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February 7, 2023583 ViewsGloves8

With an estimated 754,000 welding professionals in the United States combined with the fact that it’s one of the most dangerous occupations, the welding industry sees its fair share of injuries due to exposure to hazards daily.

That means the risk of being exposed to a life-altering incident significantly increases – especially when it comes to a welder’s hands as they are the closest in proximity to the hazards. If the right precautions are taken, including donning the proper hand PPE, most – if not all – accidents can be avoided.

Unfortunately, finding the welding glove that will work best for your application can prove to be difficult, as there are numerous options out there on the market. Because this process can get confusing, we’re here to help.

Why selecting the right safety glove is important

A welder’s hands are highly susceptible to injury due to their proximity to dangerous levels of heat and energy, with injuries ranging from burns, electrical shock, cuts, crushed fingers, and more.

To help avoid a trip to the hospital, it’s important to consider how different types of welding operations can expose workers to different levels of heat hazards – even if those differences are slight. These sometimes small differences can make a huge impact on the longevity, comfort, and performance of your welding glove.

To start, let’s look at the four main types of welding to better understand what characteristics to look for in your next welding glove.

Types of welding and the gloves to match

MIG welding

A versatile technique used on both thick and thin materials, Metal Inert Gas (MIG) welding or Gas Metal Arc Welding (GMAW) is an arc welding process (with shield gas) that exposes workers to medium to high heat and a medium amount of sparks and molten splatter.

The welder uses the dominant hand to hold a welding gun that heats and feeds a continuous solid wire electrode into the gun’s weld pool, melting the two base materials together to a form joint. Meanwhile, the non-dominant hand stables the body and dominant hand, all while taking heat from the weld.

Because hands are consistently close to the weld, a glove with a high level of back-of-hand heat protection is required. Plus, a moderate level of dexterity is needed to operate the gun trigger.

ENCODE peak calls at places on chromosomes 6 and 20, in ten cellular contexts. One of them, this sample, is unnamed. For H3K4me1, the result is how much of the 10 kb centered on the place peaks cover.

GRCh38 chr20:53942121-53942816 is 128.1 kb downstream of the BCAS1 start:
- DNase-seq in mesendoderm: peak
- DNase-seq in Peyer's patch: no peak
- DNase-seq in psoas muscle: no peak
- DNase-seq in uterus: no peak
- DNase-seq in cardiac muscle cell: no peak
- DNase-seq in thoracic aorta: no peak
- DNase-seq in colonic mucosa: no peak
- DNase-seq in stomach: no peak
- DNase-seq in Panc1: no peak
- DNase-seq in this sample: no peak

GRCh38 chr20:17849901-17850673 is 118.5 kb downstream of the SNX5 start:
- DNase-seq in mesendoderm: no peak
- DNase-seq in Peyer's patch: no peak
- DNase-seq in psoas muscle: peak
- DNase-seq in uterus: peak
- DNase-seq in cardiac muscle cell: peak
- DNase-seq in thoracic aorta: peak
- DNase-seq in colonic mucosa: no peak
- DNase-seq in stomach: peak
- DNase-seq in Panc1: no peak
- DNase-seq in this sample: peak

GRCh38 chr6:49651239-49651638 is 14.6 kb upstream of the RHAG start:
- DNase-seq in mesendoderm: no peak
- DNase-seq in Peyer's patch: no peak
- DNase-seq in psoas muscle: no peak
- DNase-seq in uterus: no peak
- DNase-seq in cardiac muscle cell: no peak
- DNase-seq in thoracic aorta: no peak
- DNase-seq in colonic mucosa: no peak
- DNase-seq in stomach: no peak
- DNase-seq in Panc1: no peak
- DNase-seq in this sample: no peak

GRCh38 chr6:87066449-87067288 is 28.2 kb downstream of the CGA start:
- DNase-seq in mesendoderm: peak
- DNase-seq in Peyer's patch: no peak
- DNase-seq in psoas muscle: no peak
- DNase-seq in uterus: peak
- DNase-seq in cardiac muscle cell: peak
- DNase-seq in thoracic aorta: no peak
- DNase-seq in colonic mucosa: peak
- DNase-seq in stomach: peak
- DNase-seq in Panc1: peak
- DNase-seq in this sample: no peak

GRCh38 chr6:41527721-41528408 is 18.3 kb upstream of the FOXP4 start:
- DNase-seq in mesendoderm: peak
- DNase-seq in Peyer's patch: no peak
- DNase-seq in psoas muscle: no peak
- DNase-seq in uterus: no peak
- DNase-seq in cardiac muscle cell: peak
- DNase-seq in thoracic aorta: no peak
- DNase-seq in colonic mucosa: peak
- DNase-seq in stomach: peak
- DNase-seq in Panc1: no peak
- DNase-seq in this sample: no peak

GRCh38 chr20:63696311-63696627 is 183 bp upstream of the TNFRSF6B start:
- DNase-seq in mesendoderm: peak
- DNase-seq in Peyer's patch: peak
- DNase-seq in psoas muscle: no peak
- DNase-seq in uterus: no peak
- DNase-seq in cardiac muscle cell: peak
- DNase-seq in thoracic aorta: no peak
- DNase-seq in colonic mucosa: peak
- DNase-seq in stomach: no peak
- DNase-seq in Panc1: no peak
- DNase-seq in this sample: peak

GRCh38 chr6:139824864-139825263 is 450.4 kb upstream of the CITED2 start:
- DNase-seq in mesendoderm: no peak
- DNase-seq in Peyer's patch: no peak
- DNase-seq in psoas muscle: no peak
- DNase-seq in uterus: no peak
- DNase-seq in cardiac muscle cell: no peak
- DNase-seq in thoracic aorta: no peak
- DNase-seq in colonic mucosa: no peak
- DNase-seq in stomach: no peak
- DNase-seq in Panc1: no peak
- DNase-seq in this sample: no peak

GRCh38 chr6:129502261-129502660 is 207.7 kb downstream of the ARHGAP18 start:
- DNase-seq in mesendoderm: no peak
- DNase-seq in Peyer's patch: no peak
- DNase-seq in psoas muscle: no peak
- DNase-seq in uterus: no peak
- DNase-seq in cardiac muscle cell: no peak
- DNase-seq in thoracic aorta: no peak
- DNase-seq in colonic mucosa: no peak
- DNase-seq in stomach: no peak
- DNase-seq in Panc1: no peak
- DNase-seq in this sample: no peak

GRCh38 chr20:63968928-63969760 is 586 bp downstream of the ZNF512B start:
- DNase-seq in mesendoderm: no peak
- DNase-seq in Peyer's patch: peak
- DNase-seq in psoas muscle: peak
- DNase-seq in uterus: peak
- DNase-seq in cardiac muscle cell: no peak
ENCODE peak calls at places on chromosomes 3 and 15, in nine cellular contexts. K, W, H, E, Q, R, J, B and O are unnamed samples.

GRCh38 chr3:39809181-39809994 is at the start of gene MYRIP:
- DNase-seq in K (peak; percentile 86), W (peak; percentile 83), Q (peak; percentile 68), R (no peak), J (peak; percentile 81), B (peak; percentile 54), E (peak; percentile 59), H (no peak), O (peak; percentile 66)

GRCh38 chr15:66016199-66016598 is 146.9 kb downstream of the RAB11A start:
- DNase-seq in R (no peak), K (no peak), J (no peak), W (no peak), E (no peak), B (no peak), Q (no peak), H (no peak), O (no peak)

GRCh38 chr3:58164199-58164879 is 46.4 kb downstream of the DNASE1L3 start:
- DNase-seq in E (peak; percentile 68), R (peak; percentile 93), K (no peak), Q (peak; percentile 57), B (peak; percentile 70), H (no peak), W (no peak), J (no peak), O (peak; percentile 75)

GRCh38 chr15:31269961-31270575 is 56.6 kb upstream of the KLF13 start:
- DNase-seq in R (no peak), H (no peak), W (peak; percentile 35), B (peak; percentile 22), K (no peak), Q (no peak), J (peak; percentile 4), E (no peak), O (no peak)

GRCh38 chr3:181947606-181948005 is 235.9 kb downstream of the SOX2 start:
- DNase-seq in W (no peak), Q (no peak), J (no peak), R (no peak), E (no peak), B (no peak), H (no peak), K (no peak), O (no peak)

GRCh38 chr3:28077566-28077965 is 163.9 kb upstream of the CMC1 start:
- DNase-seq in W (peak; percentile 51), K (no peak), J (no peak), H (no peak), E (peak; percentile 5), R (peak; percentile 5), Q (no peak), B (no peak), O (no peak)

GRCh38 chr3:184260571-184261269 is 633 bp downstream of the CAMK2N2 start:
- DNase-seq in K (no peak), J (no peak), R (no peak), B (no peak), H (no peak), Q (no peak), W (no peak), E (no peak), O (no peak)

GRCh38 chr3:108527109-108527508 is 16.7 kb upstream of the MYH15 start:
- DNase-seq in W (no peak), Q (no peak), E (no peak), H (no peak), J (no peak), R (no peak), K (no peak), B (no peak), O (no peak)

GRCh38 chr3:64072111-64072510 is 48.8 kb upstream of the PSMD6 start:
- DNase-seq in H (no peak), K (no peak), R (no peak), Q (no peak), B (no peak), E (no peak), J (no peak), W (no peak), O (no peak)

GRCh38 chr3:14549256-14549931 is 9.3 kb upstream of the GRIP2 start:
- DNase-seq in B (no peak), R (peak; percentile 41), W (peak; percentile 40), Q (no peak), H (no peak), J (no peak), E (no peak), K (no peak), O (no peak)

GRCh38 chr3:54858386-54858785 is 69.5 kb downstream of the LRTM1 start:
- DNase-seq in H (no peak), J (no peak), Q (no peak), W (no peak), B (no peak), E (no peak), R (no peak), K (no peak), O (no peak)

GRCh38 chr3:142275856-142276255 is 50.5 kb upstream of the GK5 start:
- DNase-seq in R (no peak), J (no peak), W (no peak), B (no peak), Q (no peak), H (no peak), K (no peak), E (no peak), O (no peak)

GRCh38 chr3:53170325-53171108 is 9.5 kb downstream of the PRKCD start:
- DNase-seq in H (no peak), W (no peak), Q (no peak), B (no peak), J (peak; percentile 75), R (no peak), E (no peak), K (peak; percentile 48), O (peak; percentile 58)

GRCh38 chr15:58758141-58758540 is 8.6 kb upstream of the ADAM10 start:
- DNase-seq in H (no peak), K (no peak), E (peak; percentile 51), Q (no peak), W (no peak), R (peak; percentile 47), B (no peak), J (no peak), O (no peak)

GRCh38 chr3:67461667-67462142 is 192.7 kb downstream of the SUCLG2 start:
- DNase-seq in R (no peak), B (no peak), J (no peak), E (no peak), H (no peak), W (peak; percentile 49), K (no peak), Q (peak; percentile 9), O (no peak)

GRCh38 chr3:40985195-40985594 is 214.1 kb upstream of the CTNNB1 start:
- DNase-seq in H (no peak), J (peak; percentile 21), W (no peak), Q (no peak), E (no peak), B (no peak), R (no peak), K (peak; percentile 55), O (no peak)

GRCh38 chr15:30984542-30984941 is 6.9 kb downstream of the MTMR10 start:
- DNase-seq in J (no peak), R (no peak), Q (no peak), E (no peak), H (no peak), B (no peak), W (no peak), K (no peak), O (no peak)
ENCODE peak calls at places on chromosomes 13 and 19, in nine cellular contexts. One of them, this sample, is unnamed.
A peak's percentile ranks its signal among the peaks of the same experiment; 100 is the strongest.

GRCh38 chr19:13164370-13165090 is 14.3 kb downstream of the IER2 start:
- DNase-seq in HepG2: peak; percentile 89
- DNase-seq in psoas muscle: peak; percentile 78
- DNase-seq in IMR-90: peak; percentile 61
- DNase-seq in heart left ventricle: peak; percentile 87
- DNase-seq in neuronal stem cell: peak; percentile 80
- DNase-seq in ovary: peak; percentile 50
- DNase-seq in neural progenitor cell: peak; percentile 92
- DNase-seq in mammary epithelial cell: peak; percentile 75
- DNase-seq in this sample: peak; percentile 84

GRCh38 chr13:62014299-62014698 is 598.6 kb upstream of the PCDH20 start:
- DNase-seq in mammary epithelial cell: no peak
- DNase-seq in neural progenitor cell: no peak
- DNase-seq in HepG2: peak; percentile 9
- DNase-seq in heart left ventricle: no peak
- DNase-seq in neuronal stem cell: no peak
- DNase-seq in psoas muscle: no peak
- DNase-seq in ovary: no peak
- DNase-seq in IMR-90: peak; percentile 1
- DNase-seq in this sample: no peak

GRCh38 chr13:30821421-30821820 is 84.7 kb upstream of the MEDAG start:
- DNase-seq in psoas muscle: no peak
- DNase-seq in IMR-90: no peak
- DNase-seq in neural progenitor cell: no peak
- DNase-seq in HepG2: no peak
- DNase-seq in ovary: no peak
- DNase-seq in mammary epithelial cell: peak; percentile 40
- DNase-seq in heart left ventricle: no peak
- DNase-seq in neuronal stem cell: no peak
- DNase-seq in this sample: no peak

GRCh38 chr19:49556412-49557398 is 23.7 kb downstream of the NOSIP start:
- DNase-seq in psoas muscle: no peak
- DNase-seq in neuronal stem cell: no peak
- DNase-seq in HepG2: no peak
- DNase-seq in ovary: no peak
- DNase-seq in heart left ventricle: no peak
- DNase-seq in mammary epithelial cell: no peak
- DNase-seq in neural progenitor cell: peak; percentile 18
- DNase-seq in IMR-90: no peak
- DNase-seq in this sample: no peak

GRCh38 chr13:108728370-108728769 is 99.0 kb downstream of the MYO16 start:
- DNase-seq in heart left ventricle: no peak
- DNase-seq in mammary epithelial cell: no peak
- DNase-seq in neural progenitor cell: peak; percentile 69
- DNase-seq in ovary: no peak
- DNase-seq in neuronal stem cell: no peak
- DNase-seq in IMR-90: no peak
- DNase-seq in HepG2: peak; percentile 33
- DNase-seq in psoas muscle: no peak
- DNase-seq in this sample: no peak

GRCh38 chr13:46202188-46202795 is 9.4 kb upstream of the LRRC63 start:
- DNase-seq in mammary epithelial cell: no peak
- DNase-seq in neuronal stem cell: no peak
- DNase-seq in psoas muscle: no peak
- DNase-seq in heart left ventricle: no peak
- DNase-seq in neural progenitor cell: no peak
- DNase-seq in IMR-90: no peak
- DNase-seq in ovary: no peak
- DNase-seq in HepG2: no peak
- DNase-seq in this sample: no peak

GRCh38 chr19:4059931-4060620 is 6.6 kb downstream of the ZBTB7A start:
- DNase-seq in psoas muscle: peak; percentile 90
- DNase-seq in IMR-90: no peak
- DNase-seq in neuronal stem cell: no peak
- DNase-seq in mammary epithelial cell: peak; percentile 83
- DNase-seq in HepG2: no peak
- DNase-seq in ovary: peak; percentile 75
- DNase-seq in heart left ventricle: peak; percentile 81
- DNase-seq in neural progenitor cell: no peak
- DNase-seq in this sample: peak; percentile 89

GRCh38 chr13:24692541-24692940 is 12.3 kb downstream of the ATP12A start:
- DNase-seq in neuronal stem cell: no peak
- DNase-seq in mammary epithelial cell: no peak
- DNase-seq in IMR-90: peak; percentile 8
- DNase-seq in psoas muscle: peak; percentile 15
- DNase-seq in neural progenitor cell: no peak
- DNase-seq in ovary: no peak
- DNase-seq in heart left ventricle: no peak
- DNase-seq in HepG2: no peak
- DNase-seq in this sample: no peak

TIG welding

Tungsten Inert Gas (TIG) welding, also known as Gas Tungsten Arc Welding (GTAW) is an arc welding process that is ideal for high quality and precision welding on thin metals. TIG produces the weld with a non-consumable tungsten electrode, exposing the welder to low heat and low amounts of sparks and molten splatter.

Like MIG, TIG is also a two-hand operation, with the dominant hand on the welding gun and the non-dominant hand-feeding wire into the gun’s weld pool.

Because of this, the glove needs little to medium heat protection on the palm and back of hand but requires high levels of dexterity and tactile feel.

Stick welding

Stick welding, or Shielded Metal Arc Welding (SMAW), is the simplest and oldest form of welding and is the most used welding approach in all arc welding procedures. To join various metals, it uses an electric current to melt both a metal filler electrode (rod or “stick”) and the metal joint, fusing them together. The rod is coated in flux, which when burned, creates the shielding gas necessary for an effective weld.

Stick welding is a messy process used on the heaviest of duty projects and materials. The welders’ dominant hand holds the clamp and guides the rod while the non-dominant hand stables the body, causing a very high exposure to heat, sparks, and molten splatter. Plus, the hands and body get closer to the work area as the rod is consumed.

Look for a glove with a high level of palm and back-of-hand heat protection for this application and note that very little dexterity is needed.

Flux core

Whereas MIG welding required the use of a gas shield, flux core or Flux-cored Arc Welding (FCAW) uses flux-filled wire (thus the “flux” name), with the shielding gas optional. This makes flux core welding more potent than MIG for working on heavy-duty jobs/metals. Additionally, you can think of this as a more efficient version of stick.

Welders use their dominant hand to hold the gun while the non-dominate hand stables the body and the dominant hand while taking heat. Because hands are consistently close to the weld, the welder is exposed to medium to high heat and a medium amount of sparks and molten splatter.

Look for a glove with high levels of back-of-hand heat protection, along with a moderate level of dexterity to operate the gun trigger.

Have more questions? We can help

Not all welding gloves are created equal – and don’t be fooled by the price tag. Though seemingly affordable, many gloves on the market today are constructed of low-quality materials, become stiff after a few uses, and don’t provide adequate protection. This means you end up buying more gloves, paying more in the long run for sub-par protection and comfort – and running the risk of injury on the job.

We’ve addressed these gaps in the market with our line of high-heat gloves dedicated to delivering a higher standard of safety across the board in multiple hot work categories, like TIG, MIG, stick, and more. Each glove in our welding series is purposefully constructed with amazing comfort, fit, and high-performing, long-lasting safety.

In addition to this, we have taken our gloves a step further to think of the risks related to welding outside of heat and sparks.

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